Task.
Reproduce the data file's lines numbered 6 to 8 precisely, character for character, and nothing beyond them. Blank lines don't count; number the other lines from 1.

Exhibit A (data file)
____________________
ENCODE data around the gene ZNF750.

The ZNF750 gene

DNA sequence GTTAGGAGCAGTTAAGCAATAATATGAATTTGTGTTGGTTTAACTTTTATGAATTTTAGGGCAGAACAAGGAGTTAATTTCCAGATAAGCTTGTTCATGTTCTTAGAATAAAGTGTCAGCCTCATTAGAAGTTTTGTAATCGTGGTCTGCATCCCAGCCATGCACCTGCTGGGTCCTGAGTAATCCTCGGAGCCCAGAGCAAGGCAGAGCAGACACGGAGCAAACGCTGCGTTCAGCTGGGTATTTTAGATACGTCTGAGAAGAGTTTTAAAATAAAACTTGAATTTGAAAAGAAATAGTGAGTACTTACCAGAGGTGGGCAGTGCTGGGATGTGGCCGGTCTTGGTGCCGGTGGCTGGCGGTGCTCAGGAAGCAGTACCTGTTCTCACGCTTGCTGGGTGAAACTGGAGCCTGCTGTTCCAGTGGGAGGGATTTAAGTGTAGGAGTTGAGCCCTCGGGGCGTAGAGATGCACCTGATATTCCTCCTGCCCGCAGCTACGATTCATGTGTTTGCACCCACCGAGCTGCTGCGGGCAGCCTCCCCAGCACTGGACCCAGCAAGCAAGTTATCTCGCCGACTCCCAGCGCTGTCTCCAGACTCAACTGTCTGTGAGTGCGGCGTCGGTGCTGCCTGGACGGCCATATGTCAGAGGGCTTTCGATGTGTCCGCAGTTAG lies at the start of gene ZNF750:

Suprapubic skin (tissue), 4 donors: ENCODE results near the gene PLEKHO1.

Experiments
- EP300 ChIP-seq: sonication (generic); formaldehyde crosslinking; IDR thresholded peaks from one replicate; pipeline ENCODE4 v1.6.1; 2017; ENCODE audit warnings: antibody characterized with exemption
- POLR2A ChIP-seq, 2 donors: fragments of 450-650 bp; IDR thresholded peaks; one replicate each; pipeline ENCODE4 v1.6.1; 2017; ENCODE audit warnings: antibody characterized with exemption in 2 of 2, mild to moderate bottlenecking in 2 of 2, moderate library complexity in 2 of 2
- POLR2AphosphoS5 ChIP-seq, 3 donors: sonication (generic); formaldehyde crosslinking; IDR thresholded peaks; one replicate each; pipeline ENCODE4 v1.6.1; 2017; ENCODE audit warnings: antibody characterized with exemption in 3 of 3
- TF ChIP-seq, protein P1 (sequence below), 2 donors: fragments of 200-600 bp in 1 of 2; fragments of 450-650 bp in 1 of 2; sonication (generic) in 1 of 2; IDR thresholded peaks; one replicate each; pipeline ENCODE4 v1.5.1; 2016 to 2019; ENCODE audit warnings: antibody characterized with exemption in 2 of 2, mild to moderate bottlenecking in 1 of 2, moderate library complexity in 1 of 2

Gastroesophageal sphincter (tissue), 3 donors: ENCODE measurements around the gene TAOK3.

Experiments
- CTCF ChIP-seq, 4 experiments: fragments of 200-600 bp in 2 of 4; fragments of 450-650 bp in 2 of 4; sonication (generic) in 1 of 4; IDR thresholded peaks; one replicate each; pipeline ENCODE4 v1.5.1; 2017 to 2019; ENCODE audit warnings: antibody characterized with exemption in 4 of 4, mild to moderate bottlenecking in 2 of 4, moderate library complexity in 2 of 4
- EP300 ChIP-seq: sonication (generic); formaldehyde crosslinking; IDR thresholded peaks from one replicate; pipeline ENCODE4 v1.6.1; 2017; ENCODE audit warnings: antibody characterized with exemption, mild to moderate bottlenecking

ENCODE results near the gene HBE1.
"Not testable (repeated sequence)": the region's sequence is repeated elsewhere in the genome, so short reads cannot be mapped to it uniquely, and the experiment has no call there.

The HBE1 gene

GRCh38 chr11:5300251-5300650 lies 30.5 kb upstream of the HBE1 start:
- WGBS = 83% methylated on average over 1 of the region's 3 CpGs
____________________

- EP300 ChIP-seq: sonication (generic); formaldehyde crosslinking; IDR thresholded peaks from one replicate; pipeline ENCODE4 v1.6.1; 2017; ENCODE audit warnings: antibody characterized with exemption
- POLR2A ChIP-seq, 2 donors: fragments of 450-650 bp; IDR thresholded peaks; one replicate each; pipeline ENCODE4 v1.6.1; 2017; ENCODE audit warnings: antibody characterized with exemption in 2 of 2, mild to moderate bottlenecking in 2 of 2, moderate library complexity in 2 of 2
- POLR2AphosphoS5 ChIP-seq, 3 donors: sonication (generic); formaldehyde crosslinking; IDR thresholded peaks; one replicate each; pipeline ENCODE4 v1.6.1; 2017; ENCODE audit warnings: antibody characterized with exemption in 3 of 3